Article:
This isn’t the first time it feels as if our brain has a mind of its own. It happens rather frequently, though sporadically, throughout our lives. I guess the one thing I do fear that you forget is the motions, the processes of dealing with this somewhat awkward position, where our mind runs off without the feeling in our toes. Our body rarely works within its own boundaries. Many of the scholars we have read suggest that we work in assemblages - we need people and things around us to help us out and work together and all that stuff. But they often forget to mention that our bodies can also split off into a multitude of different directions, implode and explode at the same time; parts ricocheting with some things and fusing with others. This can be confusing and painful. But I’m starting to think that if we embrace it, it could also give us something – allow us to explore and accept the multiple versions of ourselves.
In some ways you are now in a position where you can do this more freely than ever throughout time and space. Whilst I’m meant to stay stuck together in the present, day-to-day rigmarolling, you can let yourself go off with some of these pieces, explore them and see what they’re up to – who and what they join forces with or who they would rather not get to know. Go on walks in the Lake District with mum, hang out in the pub with friends, travel the world. Be the serious academic who has to try and be clever; but be silly too – dance and skip down the street, make up songs with friends, and ask all the questions even if they seem ridiculous. Don’t get scared if you do come across those sadder, badder, memories though. Come back to this letter and remember that we worked through them together, and we can do just that again.
This coming together isn’t like a centre and the peripheries – we don’t have a core soul that makes us the same person throughout our life. Though we have a lot in common, me and you are not the same person (as if anyone can be limited to being just one person!). We are Hannibal, Hannah Bear, Thunder, Hancie, and just Hannah. We have multitudes of different threads that tangle together and collect in a matted mess. What’s great about this is the way in which these different selves speak to one another – each with advice of their own. I often thank past Hannah for ironing my shirts, so I don’t have to do it at 6am in the morning, or I make future Hannah a packed lunch for the next day which I know she much appreciates. I guess what I’m trying to say, is that this coming back together can be useful when we need to look after ourselves, or hold ourselves together. And maybe this letter allows you to come together with this 28-year old version of me, drinking a can of cider on the London-Brighton train back home from work, even if some of the others are no longer accessible through your memories.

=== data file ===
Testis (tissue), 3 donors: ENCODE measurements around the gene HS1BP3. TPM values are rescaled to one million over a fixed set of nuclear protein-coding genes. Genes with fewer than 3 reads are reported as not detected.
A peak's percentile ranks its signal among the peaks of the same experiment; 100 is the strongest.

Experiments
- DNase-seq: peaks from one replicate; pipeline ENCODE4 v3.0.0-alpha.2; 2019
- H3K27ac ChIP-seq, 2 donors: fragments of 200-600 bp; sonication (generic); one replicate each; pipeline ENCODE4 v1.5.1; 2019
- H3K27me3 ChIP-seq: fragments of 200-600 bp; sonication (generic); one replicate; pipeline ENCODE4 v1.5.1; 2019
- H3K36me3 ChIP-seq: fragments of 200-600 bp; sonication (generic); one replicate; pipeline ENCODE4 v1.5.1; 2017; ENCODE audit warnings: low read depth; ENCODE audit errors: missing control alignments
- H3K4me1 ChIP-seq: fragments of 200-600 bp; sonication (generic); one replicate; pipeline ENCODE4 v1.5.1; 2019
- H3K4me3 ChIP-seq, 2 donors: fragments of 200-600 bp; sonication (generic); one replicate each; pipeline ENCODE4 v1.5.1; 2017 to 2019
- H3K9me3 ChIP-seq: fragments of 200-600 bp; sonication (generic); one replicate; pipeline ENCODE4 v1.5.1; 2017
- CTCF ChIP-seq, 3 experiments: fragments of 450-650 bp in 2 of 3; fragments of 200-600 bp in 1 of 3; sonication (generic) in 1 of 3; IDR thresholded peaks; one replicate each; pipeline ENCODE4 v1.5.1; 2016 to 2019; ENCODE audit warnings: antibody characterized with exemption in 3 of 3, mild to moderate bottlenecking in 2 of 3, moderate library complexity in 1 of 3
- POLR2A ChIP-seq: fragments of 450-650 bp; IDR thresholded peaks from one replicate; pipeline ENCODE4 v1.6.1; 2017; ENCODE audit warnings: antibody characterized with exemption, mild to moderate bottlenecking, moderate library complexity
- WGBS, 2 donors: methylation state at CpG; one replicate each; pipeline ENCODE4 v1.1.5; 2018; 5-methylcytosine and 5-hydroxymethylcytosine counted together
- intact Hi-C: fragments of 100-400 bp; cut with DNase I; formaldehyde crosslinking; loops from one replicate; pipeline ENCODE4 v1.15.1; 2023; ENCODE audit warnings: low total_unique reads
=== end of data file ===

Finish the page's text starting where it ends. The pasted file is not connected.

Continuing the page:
As I said earlier, my biggest fear is that we’ve done so much work to understand how to do this coming together – to keep our head more firmly attached to our toes – and this is the only thing I am worried about you forgetting. So here, finally, are the few vain attempts at words of wisdom that these letters demand, in case they’re of any use to you now: Your time and resources are valuable, it’s okay to say no to other people. Look after yourself. Don’t forget (as you often do) that you need to eat, wash, sleep, and cross the road safely. It’s okay to get angry – but try and catch it early and point it in the right direction. If you make one mistake, face up to it, don’t just create ten or a hundred more. You’re not an arsehole, you’re awesome – tell yourself that and your actions tend to be more awesome than arsehole. Most importantly, don’t forget to check back with your body and to listen to the feeling in your bones, it tells you some important stuff when your brain feels frazzled.
But I’m also hoping there are others there to help you with this bit – you have learnt now that it’s okay to let others help you, so let them. Just because you are Han Solo it doesn’t mean you are on your own – in fact your friends gave you that name and you wouldn’t have the coolest nick name ever without them.
Keep on being you, us, or whatever you feel like being today.
Hannah Cowan is a researcher at King’s College London and is interested in activism, social inequalities, and health. She is passionate about bringing non-academic communities and researchers together to help find everyday ways of resisting the reproduction of inequalities.